By Tülin Daloğlu (vol. 2, no. 4 of the Turkey Analyst)
On February 16, Turkey's largest media company, the Dogan Media Group, was fined nearly $500 million for an alleged late tax payment. Tax laws are complicated, and the exact circumstances of the matter are unclear. The troubling point is that this follows on five months of public bullying of the Dogan group by Turkish Prime Minister Recep Tayyip Erdogan. Since September, he has repeatedly asked his followers to boycott DMG's newspapers. The tax investigation into the Dogan group, moreover, began only a few weeks after the opening of a court case to close the governing AKP. Erdogan argues that the tax case is a matter not of press freedom but of tax evasion, yet the fine can hardly be defended as "business as usual."
By M. K. Kaya and Halil M. Karaveli (vol. 2, no. 3 of the Turkey Analyst)
The upcoming local elections in Turkey will be a test of whether the ruling Justice and development party (AKP) can be successfully challenged by the opposition; indeed, of whether there is any viable opposition left to speak of. As they try to navigate in a political landscape increasingly dominated by Islamic conservatism, both the leftist Republican People’s Party (CHP) and the right-wing Nationalist Action Party, MHP, are seeking ways to reinvent themselves, hoping to appeal to a broader electorate. The efforts are beset by ideological contradictions and ambiguities, but MHP is best placed to challenge the AKP.
By Halil M. Karaveli (vol. 2, no. 1 of the Turkey Analyst)
As the investigation into the alleged Ergenekon conspiracy continues unabated, the polarization of Turkish society deepens. According to one interpretation of the unfolding drama, a mortal threat to democracy has been averted by the prosecutors. The opposing narrative holds that a “republic of fear”, intolerant of political dissent, is being instituted. In the final analysis, one interpretation does not exclude the other.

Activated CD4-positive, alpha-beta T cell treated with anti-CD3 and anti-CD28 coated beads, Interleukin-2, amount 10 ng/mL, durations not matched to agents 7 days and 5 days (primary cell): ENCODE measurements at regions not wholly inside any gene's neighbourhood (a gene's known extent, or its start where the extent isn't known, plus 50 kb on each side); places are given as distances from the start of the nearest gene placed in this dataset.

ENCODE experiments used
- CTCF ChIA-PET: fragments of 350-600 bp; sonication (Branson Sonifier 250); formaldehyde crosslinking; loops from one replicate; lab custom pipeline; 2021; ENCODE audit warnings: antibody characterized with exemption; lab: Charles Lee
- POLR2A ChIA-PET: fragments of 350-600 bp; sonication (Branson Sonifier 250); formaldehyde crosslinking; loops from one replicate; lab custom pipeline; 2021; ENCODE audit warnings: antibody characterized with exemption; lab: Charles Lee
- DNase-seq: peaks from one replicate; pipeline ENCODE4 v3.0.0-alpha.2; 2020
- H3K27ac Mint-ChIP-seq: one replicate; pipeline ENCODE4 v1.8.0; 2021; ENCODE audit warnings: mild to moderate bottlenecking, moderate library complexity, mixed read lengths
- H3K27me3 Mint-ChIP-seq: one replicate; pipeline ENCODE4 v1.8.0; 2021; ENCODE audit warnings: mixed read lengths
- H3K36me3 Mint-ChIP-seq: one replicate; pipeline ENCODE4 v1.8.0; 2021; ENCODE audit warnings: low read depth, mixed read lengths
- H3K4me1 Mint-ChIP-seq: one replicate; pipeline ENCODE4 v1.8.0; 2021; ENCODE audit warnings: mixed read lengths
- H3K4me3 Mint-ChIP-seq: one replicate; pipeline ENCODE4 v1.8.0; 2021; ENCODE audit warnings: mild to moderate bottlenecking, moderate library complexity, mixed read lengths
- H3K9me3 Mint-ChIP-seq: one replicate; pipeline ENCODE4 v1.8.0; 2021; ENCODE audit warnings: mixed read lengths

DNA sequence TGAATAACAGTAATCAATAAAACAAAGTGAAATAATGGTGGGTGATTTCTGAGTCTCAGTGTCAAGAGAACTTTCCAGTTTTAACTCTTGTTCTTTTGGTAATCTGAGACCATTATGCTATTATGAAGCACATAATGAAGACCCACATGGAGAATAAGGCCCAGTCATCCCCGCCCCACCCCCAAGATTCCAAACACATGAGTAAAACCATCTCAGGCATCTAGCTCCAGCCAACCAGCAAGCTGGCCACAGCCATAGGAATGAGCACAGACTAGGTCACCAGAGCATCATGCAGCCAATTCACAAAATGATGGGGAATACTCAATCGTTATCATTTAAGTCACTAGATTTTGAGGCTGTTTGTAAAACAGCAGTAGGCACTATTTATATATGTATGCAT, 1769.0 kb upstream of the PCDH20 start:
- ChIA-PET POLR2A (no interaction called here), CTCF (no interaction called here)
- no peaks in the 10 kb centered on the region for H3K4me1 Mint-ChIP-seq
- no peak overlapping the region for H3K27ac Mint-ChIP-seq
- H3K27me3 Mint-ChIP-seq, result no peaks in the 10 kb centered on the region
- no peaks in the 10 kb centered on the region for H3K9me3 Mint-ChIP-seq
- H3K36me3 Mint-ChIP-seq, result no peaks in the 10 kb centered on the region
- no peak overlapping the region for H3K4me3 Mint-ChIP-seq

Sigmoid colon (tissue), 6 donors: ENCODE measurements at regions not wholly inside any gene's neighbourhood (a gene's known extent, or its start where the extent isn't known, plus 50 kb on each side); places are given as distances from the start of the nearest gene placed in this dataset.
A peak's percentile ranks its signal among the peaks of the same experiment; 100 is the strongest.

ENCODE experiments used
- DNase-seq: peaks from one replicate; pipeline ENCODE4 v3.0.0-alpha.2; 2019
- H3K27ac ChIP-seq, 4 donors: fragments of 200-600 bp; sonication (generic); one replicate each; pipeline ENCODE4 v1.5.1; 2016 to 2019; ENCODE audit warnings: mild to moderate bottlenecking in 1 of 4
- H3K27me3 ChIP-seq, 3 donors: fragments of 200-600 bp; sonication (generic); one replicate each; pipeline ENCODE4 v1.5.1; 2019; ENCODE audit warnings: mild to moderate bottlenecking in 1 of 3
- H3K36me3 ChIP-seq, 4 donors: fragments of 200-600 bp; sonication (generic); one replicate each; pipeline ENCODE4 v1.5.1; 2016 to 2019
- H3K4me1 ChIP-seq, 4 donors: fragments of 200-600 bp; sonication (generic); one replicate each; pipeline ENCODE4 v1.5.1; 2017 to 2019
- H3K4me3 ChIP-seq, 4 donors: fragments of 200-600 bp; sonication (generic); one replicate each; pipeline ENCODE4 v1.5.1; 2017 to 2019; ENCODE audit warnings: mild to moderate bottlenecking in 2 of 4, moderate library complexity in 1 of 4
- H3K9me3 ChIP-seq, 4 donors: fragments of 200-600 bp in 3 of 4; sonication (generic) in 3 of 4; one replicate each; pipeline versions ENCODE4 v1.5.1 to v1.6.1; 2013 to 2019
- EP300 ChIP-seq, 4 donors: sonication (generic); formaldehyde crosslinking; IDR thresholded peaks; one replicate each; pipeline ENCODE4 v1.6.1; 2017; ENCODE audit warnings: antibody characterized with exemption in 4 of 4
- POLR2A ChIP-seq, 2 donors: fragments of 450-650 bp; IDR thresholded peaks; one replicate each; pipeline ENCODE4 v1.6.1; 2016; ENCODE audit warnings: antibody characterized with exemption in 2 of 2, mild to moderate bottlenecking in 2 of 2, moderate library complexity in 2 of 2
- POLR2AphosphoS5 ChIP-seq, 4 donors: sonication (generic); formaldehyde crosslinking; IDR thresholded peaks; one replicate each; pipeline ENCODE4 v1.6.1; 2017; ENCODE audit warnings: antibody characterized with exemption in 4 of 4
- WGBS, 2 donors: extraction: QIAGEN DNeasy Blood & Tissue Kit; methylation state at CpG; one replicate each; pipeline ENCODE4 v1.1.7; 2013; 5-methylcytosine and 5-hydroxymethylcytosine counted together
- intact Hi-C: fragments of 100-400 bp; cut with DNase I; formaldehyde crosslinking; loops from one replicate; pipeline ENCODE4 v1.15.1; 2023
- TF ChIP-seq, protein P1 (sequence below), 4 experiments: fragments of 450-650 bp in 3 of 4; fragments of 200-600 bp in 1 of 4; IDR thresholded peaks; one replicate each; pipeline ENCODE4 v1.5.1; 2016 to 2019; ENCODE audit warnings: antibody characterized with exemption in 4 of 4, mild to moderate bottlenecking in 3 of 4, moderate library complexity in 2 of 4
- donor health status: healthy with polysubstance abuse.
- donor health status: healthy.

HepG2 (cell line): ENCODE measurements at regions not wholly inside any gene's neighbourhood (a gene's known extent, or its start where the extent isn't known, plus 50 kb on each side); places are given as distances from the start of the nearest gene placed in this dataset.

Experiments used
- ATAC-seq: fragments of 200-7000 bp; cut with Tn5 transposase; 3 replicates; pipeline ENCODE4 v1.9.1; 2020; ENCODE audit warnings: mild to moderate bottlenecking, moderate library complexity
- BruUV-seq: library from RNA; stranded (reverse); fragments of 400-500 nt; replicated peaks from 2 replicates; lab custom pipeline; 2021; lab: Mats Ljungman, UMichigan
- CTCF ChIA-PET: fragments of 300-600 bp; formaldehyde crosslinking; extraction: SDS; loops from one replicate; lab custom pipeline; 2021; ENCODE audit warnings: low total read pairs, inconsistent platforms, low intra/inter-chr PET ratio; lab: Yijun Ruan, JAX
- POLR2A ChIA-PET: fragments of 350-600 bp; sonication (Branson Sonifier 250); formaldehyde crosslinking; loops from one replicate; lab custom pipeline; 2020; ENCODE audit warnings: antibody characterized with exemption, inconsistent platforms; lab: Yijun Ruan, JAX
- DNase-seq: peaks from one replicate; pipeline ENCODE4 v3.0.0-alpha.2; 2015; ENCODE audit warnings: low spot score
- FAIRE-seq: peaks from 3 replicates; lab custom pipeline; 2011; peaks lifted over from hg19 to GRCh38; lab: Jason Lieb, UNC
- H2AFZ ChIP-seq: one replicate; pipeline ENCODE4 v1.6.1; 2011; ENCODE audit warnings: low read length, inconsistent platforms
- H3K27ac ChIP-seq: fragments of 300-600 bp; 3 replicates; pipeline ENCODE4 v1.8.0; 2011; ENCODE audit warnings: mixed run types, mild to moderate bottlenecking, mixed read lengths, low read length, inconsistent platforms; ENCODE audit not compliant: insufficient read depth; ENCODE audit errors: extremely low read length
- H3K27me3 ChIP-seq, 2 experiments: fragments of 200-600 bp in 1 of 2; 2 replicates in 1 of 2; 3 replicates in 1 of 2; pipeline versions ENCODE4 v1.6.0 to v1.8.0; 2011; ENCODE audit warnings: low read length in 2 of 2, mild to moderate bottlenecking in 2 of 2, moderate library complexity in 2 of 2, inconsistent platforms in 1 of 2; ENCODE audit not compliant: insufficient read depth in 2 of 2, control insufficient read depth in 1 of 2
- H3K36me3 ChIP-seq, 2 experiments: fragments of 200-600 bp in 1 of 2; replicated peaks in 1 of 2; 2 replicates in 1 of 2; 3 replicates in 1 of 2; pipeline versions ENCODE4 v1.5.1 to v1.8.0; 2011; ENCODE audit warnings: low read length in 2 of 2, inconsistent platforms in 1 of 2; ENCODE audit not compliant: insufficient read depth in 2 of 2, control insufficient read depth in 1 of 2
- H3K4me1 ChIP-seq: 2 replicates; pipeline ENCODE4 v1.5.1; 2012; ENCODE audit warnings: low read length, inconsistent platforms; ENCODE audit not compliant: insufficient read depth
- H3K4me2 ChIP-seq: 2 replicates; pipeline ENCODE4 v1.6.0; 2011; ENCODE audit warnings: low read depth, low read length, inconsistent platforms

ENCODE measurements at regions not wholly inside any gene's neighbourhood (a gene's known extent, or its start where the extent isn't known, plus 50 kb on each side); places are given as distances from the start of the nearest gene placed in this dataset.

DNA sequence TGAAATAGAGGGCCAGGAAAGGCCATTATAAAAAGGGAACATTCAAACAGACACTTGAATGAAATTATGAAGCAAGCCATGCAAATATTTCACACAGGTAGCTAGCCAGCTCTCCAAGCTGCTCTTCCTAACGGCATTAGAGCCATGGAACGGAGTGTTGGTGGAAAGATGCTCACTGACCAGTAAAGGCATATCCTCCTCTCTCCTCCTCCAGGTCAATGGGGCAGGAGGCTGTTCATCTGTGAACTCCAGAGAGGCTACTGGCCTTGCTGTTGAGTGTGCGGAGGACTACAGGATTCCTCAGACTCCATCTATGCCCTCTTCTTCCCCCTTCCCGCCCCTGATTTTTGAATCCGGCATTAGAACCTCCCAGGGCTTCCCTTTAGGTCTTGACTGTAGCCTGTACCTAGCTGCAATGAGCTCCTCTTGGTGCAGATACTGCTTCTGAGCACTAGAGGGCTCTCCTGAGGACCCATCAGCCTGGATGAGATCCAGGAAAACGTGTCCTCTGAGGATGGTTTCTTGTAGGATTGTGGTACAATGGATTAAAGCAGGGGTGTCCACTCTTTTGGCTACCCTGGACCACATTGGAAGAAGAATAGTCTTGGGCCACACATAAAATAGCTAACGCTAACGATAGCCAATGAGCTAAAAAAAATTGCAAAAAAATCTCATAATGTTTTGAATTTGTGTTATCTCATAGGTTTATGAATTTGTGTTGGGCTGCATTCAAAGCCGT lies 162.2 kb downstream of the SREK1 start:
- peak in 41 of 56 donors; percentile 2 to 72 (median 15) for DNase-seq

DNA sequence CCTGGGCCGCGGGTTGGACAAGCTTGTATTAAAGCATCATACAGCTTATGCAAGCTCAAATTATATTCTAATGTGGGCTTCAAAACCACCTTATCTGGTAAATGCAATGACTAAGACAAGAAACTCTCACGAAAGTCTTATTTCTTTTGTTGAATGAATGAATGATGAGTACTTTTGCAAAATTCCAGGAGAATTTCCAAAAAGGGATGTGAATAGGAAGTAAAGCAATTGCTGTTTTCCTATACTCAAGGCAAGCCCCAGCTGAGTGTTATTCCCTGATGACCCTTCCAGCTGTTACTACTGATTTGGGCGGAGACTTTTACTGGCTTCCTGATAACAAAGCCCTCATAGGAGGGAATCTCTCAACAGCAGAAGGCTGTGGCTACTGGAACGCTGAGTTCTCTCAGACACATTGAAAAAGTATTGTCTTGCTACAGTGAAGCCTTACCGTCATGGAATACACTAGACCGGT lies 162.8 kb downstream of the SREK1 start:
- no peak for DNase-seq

By M. K. Kaya (vol. 2, no. 1 of the Turkey Analyst)
The unexpectedly harsh Turkish reaction to the Israeli offensive in Gaza has raised many eyebrows, given the implications of a shift in Turkey’s foreign policy. It remains unclear to what extent Prime Minister Erdogan’s rhetoric is related to a growing sense of Islamic solidarity underpinning Turkish foreign policy, and how much can be related simply to the upcoming local elections, where Erdogan is anxious not to be outflanked by the growing, rival Islamist Felicity party. In any case, the event – and the growing emotional character of Turkish leaders’ behavior – is an indicator of the shifting decision-making structure in Turkish foreign policy, whereby the traditional foreign policy establishment is being marginalized in favor of the Prime Minister’s own inner cabinet.
By Halil M. Karaveli (vol. 1, no. 20 of the Turkey Analyst)
Turkey’s influential liberal intellectuals have become disenchanted with the ruling AKP, which they accuse of having abandoned its initial, reformist agenda. However, disappointed liberals have yet to acknowledge that events could have taken a different turn if they had chosen to exert a corrective influence on their Islamic conservative allies in the AKP. Above all, liberals who truly aspire to be a vanguard of freedom will have to revisit the question of secularism and its democratic implications.
The Turkey Analyst is a publication of the Central Asia-Caucasus Institute & Silk Road Studies Joint Center, designed to bring authoritative analysis and news on the rapidly developing domestic and foreign policy issues in Turkey. It includes topical analysis, as well as a summary of the Turkish media debate.